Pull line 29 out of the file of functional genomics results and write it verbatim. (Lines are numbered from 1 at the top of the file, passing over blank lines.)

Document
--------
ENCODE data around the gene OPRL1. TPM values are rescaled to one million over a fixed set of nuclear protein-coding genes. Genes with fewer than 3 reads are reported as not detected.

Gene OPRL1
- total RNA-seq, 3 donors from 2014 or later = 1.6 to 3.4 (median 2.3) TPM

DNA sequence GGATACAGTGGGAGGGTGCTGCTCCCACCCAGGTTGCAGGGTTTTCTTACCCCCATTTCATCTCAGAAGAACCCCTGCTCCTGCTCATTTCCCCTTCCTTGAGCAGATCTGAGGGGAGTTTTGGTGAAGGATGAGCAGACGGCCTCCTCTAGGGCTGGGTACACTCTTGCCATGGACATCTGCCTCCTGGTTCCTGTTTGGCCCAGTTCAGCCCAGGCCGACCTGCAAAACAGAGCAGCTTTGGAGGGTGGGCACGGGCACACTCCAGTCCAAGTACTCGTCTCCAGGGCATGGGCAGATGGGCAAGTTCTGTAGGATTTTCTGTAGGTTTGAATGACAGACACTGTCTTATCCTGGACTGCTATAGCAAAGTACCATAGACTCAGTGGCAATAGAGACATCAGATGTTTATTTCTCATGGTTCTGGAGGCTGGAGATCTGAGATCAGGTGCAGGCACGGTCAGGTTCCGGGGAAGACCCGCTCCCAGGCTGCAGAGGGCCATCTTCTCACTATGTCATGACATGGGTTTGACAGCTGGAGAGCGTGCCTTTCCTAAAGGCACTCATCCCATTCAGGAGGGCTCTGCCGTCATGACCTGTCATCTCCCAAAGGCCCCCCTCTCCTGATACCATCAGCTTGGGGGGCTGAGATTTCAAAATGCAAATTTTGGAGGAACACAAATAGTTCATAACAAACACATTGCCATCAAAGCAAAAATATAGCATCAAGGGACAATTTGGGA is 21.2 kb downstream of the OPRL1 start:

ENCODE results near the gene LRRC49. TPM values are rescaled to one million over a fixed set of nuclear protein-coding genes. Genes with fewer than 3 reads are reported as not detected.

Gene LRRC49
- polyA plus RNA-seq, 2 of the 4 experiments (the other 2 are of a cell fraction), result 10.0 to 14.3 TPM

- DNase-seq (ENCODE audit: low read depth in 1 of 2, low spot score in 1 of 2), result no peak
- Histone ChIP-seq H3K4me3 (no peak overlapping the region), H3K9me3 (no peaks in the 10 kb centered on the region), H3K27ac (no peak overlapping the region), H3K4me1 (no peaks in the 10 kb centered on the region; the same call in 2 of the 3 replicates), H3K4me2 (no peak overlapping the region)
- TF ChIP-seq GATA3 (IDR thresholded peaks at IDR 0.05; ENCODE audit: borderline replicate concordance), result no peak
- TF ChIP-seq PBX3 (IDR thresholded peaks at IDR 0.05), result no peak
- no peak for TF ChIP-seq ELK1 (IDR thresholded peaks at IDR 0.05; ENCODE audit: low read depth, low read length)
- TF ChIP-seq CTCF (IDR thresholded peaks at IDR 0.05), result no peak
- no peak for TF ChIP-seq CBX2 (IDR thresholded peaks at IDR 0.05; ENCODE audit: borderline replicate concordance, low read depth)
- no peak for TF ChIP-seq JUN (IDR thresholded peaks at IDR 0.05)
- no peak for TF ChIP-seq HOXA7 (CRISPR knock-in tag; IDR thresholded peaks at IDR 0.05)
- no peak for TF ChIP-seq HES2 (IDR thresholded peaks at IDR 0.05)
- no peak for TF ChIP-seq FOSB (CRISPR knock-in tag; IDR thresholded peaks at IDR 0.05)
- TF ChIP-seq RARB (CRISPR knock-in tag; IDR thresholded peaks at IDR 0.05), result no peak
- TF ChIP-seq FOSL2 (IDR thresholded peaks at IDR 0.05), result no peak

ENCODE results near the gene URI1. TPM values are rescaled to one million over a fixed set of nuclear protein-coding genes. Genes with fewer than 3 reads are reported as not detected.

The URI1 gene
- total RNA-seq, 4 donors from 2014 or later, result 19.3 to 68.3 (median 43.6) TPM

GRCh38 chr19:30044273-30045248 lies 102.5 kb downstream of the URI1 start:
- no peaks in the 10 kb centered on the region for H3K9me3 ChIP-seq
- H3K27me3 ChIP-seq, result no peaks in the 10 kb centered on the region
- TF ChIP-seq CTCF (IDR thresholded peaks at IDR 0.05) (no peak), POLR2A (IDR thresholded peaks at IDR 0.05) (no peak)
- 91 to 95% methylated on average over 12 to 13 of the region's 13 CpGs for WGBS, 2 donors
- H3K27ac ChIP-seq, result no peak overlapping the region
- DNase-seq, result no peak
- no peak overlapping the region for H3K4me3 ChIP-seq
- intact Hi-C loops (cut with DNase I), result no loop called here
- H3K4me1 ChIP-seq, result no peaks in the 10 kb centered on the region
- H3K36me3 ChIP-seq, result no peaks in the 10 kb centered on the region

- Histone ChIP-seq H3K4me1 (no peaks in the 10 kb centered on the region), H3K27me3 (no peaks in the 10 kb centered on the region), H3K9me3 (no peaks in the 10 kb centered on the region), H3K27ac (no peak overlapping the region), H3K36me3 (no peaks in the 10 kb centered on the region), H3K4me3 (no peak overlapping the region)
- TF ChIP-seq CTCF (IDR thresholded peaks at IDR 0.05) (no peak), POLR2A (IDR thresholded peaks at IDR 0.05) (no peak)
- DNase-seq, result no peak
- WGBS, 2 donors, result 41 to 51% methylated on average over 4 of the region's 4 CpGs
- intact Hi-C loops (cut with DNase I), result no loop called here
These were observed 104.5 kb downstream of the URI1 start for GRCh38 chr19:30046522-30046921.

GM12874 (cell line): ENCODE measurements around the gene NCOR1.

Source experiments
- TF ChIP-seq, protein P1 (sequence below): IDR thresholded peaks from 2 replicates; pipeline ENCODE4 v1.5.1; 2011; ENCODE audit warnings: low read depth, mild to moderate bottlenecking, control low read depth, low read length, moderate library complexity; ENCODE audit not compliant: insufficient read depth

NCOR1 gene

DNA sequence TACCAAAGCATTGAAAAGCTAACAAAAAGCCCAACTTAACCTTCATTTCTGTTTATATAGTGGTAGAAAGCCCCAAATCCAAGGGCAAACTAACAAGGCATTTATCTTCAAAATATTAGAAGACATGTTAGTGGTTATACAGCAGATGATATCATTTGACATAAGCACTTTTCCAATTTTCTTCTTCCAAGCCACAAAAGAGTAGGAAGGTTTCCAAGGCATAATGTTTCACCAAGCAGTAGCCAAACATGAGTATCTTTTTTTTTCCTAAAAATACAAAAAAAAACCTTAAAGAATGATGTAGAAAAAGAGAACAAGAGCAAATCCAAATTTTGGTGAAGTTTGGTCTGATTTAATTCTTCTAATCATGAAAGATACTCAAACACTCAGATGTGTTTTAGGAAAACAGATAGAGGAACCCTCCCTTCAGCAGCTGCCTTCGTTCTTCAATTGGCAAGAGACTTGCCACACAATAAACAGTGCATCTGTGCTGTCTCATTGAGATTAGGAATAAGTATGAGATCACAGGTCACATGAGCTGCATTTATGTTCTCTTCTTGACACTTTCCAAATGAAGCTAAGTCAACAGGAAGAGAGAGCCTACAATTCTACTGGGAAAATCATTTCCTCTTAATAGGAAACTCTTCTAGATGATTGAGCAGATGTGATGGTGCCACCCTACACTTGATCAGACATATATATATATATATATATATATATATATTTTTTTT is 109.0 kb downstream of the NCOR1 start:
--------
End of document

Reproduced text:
- H3K27ac ChIP-seq, result no peak overlapping the region